WHAT DIDN’T: In getting The Parasite established in the ever-growing DC Animated Universe, all episode’s writer Robert Goodman had to do was use the introductory issue of Firestorm as his compass. Not exactly a challenge, as S.T.A.R. Labs had already been set as Superman’s go-to spot for scientific support (found in last week’s episode, “Another Piece of Home”), but all Goodman does to tie Superman’s fate to working schlub Rudy Jones is for the hero and the villain to simply be at S.T.A.R. at the same time. It’s all a bit rushed, and it’s all more than a bit contrived, but using Rudy Jones’ origin as a custodial louse for the DCU’s most prestigious scientific instillation was apparently all the Goodman had to work with. The action and melodrama is shoved through the episode with the force of a club bouncer tossing a belligerent souse outside, and while there’s some excitement to be found in watching something like that, man… the air feels a lot more clear once it’s done.

The episode begins abruptly, with Jones lifting some rather hazardous looking chemicals as a favor for a criminal by the name LeBeau. The intended purpose for these chemicals are never mentioned, and the motive to get them lifted seems to balance on the precariously slight knowledge that Rudy is in debt to some gambling sharks, a fact that LeBeau is only happy to exploit. And that’s all we ever get to know about “Wimpy” Rudy Jones, a non-entity whose plight is never once elucidated upon. This is how The Parasite reads on screen: some chump who gets in deep with some other chump, falls ass-backwards into getting superpowers, and then uses said powers to become a super-chump. Everything in this episode just happens, and it feels like nothing but filler. Dan Riba’s direction doesn’t help matters either; it serves to make the action sequences feel neither immediate nor exciting.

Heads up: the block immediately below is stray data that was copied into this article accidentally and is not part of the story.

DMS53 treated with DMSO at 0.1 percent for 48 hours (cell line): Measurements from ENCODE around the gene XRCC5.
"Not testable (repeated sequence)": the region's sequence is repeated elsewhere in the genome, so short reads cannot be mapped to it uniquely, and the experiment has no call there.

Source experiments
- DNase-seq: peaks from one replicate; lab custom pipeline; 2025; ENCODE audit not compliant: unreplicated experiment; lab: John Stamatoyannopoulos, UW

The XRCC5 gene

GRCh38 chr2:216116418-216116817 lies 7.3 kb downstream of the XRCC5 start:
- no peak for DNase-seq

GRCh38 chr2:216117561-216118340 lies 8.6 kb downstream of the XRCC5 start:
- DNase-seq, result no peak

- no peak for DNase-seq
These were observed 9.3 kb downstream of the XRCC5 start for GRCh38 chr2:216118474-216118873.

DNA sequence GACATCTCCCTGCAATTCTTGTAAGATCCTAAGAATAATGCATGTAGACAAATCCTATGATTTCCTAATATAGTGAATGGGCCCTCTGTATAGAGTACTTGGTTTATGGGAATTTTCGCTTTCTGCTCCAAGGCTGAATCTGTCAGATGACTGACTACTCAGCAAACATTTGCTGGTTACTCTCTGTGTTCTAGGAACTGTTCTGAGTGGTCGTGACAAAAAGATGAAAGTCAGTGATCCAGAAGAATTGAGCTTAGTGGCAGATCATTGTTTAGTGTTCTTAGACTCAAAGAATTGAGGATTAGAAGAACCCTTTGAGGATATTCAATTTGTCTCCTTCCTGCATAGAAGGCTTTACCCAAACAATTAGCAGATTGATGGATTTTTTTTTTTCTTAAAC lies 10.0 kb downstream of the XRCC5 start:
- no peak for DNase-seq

Even when Rudy encounters Superman for the first time, the powers and abilities of the Man of Steel come way too naturally for The Parasite. He tosses Superman over a pier, shrilly bellows, “DEAH’S A NEW SOOPAMAN IN TOWN,” and just… flies off. To go steal everything, I guess. Actor Brion James (Blade Runner, Tango & Cash) gives a passable performance, in that he showed up to a recording studio, read Rudy’s lines aloud, and claimed a paycheck, but Goodman’s script doesn’t have the finesse — or any of the pathos — you’d find in all the series’ previous episodes. It’s a lazy slog of an episode, setting The Parasite up for future appearances in the series where he can prove some actual worth. And thankfully, all of them are better than this.


You here to make ‘ha-ha’, kid, or take pictures?” – Commissioner Henderson. Keep that trap shut, Olsen.